I Model

We use a 2D square lattice model with nearest neighbor hopping , doping , and Rashba SOC to model a generic 2D SOC semiconductor: . Here is the fermion annihilation operator on site with spin . In order to break the spin-degeneracy and produce Majorana fermions we add a Zeeman field to the whole SNS structure: . Experimentally can be provided by proximity to a ferromagnetic insulator. Finally, in the S regions of the structure we model the proximity induced superconducting state by . The superconducting order parameter is in the S regions and zero otherwise. We also assume smooth interfaces and Fourier transform with momentum in the direction parallel to the SN interfaces. Our model is equivalent to that of Sato et al. Sato et al. (2010) and we quickly restate the four different TPs possible for : (I): , (II): , (III): , and (IV): . It is important to know here that phase (I) is a trivial TP with two (non-superconducting) FSs centered around , (II) is a non-trivial TP with one FS centered around , (III) is also a non-trivial TP but with its FS centered around , whereas (IV) is a trivial band insulator. Thus, Majorana modes exist at S-vacuum edges at in phase (II) and at in phase (III) Sato et al. (2010). Note that due to the superconducting proximity effect at SN interfaces, in the above PB equations needs to be the effective order parameter and should thus be for the S regions and for the N region.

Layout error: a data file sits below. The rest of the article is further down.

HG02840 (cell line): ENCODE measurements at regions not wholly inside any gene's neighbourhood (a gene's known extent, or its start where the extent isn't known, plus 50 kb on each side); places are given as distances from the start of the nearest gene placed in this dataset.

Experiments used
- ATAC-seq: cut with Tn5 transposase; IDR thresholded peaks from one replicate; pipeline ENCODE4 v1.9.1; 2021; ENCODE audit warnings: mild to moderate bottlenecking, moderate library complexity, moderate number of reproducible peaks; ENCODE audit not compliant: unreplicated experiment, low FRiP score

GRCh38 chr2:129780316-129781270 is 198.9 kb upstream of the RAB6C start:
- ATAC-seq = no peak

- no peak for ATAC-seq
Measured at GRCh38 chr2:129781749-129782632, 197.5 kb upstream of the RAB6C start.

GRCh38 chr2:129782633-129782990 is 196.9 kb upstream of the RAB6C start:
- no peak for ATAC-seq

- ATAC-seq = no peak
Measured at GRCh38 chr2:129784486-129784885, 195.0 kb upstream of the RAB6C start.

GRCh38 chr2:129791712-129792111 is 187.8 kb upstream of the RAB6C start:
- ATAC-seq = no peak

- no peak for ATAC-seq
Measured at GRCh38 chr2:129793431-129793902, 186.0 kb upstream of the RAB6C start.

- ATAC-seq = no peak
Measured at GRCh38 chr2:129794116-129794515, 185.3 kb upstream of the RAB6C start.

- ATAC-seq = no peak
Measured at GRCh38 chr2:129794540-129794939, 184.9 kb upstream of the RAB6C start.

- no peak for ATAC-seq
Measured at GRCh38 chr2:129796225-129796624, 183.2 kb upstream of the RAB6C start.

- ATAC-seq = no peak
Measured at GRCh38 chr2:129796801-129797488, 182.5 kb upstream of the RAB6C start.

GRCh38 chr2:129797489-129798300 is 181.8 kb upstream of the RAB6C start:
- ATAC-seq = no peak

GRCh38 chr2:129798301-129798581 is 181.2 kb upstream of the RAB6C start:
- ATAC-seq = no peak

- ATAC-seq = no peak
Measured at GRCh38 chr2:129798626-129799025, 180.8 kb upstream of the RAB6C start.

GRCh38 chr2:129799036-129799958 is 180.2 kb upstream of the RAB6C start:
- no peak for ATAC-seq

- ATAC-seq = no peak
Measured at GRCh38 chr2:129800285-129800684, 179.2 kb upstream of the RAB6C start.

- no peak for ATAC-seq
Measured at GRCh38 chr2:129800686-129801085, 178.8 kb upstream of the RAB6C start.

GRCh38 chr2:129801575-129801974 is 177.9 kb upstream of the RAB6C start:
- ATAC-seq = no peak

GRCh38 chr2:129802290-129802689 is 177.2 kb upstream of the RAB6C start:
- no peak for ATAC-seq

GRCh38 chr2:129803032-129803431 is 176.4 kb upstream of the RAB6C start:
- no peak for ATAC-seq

Ii ABS Majorana modes

We first consider an analytical description of the above model in phase (II) at very low carrier concentrations, i.e. an effective model of a lightly doped semiconductor with one FS centered around in both S and N. In this regime we can approximate the band structure as , where , , , with being the lattice constant, but for brevity we will here drop the prime . This directly connects to previous continuum model work on SOC semiconductors Sau et al. (2010b); Alicea (2010) and will also allow us to analytically extract the ABS spectrum. The -wave spin-singlet order parameter has the component in this band after a pseudospin-transformation. Effectively, we are thus left with a Hamiltonian which maps perfectly onto a spinless superconductor. To model a realistic scenario, we allow for both different chemical potentials and masses of the quasiparticles in the S and N parts of the junction, denoted and , respectively. In this way, an effective resistance is present upon transmission between the S and N regions due to the Fermi-vector mismatch. In order to compute the ABS energies, we set up the wavefunctions in each of the three regions in the junction and match them appropriately at the interfaces, using a framework similar to Ref. Linder and Sudbø (2010). Lengthy calculations provide the allowed ABS energies where


Above, where while with . Here, is the transverse momentum index which is quantized for a finite width of the junction, whereas the phase factor , defined via , is related to the -space structure of the superconducting gap. The above bound-state expression can then be used to calculate the Josephson current in the short-junction regime : with and the inverse temperature. As a consistency check for the above result, we briefly consider the limit of equal masses and chemical potentials in the system, and . In this case, Eq. (II) is seen to reduce to the form where is a transmission constant independent on . This is in agreement with Ref. Kwon and Yakovenko (2004), where 1D tunneling between pure -wave superconductors was considered.